Listen to the contrasts. Sins. Ruins. Desolate. Laid waste. Destroyed. In contrast with Cleanse. Rebuilt. Cultivated. Like the Garden of Eden. Fortified. Inhabited. Replanted. I hear ebb and flow in that. For me that passage represents all that He has been about in my life over the past five years. He has rebuilt my ruins. Yes, He has. He has rebuilt my ruins. Areas of desolation have become like the garden of Eden. And I am acknowledging a large FLOW of the Spirit.

In regards to the ebb, little e, of last week; I found my rhythm again by going back in my journal to get in touch with what He had been doing in my heart before the ebb. 

St. Ignatius called this ebb and flow desolation and consolation. Consolation refers to the times we sense God’s spirit. It is the sense that all is well. Desolation, then, is the loss of a sense of God’s presence (Ruth Haley Barton, Sacred Rhythms, p. 112). We may feel off center or even rebellious. 

In the last few years, I have been encouraged to notice, simply notice, these ebbs and flows. What gives me life? What drains me? What has brought me back in the flow? What has blocked it? In noticing, I have been able to choose things that put me in the flow and try to avoid the things that block it. Certainly, I cannot always choose the flow, but in noticing I can search like a blind woman feeling her way for what will bring me back to the flow of the Spirit.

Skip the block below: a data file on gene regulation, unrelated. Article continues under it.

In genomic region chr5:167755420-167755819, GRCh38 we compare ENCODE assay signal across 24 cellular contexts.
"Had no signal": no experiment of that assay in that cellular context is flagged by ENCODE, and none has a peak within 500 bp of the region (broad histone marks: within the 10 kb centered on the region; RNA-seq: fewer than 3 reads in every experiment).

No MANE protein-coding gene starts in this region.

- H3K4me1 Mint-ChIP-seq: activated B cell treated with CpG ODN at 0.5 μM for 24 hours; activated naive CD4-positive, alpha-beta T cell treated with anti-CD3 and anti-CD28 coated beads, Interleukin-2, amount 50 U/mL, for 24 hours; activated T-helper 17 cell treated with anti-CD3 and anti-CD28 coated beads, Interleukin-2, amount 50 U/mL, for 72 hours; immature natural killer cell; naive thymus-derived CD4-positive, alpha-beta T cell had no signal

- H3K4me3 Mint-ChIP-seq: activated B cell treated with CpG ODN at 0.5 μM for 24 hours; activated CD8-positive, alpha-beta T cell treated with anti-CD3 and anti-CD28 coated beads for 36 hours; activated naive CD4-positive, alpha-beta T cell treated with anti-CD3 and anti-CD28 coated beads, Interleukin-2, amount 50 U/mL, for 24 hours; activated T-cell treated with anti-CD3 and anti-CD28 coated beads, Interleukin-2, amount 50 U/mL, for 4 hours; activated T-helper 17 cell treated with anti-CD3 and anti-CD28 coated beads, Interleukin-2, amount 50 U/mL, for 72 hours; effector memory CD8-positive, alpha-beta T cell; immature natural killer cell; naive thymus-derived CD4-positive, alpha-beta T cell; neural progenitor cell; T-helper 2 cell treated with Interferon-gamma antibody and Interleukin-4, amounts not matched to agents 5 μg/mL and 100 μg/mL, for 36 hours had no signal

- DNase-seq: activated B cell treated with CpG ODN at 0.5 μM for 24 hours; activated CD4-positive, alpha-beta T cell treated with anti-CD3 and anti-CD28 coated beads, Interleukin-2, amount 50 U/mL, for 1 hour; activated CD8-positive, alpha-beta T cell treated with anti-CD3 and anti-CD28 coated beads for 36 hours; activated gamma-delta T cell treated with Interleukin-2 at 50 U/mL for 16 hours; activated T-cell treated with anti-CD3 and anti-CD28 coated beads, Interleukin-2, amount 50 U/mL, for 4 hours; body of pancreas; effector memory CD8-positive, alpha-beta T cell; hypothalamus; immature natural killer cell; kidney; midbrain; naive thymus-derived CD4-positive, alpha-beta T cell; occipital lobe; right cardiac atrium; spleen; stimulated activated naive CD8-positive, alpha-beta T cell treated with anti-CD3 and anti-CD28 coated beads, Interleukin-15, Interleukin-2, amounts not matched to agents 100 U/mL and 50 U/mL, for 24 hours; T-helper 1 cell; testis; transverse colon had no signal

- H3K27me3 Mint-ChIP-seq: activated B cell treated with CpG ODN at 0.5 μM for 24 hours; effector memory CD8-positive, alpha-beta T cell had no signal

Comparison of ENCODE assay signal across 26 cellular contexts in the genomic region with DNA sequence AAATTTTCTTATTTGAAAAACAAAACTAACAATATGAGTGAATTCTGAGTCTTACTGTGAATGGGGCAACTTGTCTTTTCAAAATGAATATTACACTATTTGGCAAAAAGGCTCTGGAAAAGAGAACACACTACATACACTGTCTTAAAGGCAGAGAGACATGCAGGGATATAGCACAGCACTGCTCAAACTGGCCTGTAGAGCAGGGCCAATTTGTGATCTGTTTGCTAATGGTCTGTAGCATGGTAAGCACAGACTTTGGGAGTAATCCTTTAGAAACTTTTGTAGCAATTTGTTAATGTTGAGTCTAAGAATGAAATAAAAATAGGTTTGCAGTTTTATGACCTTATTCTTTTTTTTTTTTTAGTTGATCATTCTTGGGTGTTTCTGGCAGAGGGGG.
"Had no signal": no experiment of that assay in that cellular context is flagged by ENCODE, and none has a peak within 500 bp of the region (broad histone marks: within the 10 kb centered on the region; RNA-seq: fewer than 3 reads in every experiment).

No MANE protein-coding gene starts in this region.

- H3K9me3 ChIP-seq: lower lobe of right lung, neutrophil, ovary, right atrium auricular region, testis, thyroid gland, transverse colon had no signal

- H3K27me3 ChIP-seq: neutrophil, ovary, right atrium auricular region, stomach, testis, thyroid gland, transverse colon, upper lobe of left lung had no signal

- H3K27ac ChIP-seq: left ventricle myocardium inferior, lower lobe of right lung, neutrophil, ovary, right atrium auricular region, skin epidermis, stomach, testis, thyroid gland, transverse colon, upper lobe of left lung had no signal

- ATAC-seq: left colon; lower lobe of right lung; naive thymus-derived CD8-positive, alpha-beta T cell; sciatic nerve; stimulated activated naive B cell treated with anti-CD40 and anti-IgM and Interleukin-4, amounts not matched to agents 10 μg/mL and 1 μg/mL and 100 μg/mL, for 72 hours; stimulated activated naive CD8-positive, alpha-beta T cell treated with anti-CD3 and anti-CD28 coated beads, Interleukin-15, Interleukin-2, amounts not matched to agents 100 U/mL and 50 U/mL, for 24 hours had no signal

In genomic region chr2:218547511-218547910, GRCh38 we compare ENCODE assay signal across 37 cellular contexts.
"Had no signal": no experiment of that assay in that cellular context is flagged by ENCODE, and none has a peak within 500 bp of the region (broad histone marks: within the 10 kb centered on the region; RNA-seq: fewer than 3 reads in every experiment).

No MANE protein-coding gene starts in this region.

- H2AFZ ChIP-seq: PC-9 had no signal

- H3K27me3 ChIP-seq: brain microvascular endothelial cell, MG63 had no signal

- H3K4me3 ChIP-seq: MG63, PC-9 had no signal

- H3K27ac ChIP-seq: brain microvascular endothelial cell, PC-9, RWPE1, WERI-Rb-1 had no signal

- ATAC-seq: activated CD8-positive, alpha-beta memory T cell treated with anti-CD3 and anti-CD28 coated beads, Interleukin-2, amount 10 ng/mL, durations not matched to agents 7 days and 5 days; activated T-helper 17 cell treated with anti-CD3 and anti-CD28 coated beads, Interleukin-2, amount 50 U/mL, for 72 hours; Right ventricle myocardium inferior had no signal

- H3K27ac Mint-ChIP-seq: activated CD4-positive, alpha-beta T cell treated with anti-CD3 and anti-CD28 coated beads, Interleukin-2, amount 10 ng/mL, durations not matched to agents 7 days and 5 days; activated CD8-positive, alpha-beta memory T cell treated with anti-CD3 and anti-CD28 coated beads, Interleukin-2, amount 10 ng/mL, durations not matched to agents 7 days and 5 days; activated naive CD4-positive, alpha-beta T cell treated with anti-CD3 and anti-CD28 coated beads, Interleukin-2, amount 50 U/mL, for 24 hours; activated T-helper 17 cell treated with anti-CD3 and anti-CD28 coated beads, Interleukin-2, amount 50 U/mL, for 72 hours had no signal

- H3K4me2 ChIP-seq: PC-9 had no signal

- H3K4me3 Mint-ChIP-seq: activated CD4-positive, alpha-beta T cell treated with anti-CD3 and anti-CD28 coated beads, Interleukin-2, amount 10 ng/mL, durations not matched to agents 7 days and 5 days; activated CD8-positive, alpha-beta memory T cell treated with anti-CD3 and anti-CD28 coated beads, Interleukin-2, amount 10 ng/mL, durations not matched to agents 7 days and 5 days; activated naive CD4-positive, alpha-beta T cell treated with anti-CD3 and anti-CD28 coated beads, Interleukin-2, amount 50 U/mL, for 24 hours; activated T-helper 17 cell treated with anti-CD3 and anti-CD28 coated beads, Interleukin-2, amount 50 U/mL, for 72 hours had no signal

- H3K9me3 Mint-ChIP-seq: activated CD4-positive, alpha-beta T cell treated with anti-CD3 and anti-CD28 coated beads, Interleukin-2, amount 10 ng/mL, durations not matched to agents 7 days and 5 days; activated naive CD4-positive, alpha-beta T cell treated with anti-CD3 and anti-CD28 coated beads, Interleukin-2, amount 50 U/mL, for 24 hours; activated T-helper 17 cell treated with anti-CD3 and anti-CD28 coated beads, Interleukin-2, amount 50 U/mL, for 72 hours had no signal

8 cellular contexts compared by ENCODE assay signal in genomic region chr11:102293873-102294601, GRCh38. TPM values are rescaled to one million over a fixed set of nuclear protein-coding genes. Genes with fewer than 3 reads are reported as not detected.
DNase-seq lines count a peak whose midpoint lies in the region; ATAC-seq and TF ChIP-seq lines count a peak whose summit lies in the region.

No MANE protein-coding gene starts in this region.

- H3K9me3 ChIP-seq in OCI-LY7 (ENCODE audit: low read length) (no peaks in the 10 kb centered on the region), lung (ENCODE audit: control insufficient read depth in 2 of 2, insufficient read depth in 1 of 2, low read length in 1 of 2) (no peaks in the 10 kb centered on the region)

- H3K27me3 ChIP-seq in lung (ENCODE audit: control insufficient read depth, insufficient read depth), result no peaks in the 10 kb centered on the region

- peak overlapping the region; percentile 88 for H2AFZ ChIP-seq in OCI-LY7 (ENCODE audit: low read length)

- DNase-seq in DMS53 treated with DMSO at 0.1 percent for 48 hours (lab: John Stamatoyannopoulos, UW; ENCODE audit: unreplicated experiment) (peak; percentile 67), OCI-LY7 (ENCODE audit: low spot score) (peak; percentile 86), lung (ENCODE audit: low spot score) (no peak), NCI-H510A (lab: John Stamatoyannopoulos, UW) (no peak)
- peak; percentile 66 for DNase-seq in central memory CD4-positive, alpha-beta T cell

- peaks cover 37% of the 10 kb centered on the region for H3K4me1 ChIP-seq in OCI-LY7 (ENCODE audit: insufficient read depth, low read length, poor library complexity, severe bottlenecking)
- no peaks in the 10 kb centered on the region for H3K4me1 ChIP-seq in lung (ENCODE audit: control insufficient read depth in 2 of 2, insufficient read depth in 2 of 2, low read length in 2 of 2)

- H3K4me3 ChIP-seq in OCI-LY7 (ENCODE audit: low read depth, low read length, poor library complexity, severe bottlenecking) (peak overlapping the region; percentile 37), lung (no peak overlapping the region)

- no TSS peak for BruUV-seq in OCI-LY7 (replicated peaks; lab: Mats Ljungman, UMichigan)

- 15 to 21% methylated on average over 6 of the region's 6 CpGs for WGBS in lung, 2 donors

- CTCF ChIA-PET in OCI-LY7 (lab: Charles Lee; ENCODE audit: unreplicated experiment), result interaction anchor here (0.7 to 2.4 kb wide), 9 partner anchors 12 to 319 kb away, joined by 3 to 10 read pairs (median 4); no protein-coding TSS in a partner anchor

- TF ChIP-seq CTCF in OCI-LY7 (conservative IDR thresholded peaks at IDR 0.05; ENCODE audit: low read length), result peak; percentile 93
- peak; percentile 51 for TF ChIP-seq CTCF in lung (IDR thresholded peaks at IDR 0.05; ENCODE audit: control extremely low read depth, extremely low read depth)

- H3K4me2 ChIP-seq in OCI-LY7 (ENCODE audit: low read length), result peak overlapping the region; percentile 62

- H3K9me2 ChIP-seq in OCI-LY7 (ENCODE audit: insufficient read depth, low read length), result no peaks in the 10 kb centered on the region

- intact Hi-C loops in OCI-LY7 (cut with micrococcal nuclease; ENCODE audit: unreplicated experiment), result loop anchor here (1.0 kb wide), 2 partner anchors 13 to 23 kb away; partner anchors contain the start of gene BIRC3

I am grateful for the flow, and I don’t much like the ebb. I wonder how much I would appreciate the flow without the ebb, though. Even in the ebb, I can believe and trust that God is there. I may not feel him or know where He is exactly; but I can trust that He is with me. I trust that because His Love Letter to me tells me that. He will never change. He will never leave me.

As for the ebb in my marriage, we declared a date night. We ate at Whole Foods and went to see Midnight in Paris (****). We remembered what it was like when we were in the flow of relationship. We recently visited Paris. Flow. And seeing the images on screen took us there for a brief while. 

In marriage and in my spiritual journey, I am like an attentive gardner noticing the weeds, the dry patches, the rich soil and the delightful sunlight and cultivating the fruit that comes from walking with the VineDresser.

Reader Comments (4)

Thanks as always for sharing, Gigi!

Thank you Gigi! I also see the ebb and flow in my life too.. I detest the ebb.. and know when I'm there. It makes me miss His closeness.. and my hearing of His voice. Your encouragement is always appreciated.. thank you!

Very timely for me. Thanks Gi

I wholeheartedly agree that marriage has an ebb and flow. A few months ago, I complained to my husband that we never remark on the flow, we only take time to stop and actually talk when the ebb occurs. We've been trying to remedy that by saying to each other, "Things are really good between us right now." And things have been flowing. But my husband started a new position and I am fearful of the changes it will bring to my marriage.

Your words are so timely to remind me to go with the ebb and flow, while doing what I can to block the ebb and encourage the flow. Thank you for writing this.